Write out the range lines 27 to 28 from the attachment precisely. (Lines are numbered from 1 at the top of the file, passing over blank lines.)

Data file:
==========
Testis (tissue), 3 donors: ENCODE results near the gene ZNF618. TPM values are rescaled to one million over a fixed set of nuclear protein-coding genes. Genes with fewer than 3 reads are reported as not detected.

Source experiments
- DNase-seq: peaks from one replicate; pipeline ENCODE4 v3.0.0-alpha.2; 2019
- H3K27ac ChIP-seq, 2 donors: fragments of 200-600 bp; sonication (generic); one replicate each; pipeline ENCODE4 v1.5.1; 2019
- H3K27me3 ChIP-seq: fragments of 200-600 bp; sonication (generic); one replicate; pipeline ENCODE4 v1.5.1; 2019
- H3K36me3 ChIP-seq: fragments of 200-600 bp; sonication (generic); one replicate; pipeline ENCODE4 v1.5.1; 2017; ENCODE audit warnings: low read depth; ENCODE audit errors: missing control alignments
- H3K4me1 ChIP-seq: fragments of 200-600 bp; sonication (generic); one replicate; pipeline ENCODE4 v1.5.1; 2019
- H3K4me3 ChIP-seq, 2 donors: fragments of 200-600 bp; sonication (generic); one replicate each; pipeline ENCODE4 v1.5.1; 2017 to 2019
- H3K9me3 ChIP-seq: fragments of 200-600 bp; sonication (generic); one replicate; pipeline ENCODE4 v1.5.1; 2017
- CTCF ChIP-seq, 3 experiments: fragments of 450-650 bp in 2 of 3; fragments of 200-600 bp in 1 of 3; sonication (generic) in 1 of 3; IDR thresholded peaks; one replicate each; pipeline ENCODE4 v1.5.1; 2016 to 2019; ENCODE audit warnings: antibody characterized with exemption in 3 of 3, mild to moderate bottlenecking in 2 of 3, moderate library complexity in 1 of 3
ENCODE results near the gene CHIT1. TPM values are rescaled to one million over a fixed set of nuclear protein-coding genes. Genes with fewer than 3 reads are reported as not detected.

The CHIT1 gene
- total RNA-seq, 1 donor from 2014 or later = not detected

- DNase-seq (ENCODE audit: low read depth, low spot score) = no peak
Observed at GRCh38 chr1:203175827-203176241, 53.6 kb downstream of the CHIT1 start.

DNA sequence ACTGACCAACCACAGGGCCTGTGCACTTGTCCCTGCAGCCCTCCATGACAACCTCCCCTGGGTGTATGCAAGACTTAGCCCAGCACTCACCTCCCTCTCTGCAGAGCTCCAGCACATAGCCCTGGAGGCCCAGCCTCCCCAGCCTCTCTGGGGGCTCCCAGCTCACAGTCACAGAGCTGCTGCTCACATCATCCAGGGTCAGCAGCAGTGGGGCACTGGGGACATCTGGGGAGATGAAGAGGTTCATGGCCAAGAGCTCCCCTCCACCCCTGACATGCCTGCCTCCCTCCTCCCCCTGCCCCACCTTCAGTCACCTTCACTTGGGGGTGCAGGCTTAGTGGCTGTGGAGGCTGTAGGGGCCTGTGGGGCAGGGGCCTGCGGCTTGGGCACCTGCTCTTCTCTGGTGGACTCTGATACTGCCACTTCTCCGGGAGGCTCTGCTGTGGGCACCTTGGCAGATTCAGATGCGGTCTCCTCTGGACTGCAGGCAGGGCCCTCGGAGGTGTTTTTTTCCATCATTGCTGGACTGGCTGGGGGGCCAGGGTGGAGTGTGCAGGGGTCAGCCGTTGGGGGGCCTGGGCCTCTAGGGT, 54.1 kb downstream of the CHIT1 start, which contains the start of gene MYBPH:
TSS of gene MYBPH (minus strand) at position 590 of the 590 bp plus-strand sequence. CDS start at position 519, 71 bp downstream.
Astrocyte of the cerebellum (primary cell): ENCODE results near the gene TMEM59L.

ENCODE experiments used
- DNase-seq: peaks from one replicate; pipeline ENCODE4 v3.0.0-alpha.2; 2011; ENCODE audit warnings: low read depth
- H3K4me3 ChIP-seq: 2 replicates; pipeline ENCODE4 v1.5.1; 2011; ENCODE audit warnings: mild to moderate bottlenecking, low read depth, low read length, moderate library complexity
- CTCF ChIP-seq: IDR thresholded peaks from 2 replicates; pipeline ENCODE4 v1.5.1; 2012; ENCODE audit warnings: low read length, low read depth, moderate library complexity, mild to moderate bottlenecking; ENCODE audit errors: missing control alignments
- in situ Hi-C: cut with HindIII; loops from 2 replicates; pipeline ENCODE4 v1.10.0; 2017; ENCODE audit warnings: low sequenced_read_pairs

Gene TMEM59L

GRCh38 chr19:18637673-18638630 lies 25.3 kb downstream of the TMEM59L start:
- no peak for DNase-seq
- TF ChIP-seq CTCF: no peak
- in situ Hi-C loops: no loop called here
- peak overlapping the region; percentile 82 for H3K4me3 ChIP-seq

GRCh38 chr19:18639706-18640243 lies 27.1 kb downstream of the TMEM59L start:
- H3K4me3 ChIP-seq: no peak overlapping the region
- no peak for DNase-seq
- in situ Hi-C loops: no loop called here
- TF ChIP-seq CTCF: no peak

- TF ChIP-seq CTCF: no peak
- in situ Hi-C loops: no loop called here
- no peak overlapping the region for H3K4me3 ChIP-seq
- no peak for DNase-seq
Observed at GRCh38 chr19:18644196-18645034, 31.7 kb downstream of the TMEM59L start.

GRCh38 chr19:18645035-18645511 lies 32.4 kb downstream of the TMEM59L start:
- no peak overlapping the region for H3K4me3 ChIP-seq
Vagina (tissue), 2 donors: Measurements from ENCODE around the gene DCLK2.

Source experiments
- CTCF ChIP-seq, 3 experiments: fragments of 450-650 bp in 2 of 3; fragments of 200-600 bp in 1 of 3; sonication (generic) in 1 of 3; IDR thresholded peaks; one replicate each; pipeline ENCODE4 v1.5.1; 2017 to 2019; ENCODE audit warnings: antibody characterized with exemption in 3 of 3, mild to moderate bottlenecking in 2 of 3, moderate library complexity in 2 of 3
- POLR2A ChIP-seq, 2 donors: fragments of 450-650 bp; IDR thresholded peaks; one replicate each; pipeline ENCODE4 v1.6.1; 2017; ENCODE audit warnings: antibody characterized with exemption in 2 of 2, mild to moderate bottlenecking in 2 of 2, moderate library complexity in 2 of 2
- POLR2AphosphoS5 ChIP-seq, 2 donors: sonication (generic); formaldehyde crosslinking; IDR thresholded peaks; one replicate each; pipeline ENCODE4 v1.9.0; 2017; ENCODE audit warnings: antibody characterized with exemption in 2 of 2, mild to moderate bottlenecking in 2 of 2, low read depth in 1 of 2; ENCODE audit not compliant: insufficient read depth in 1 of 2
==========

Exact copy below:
- TF ChIP-seq CTCF: no peak
- in situ Hi-C loops: no loop called here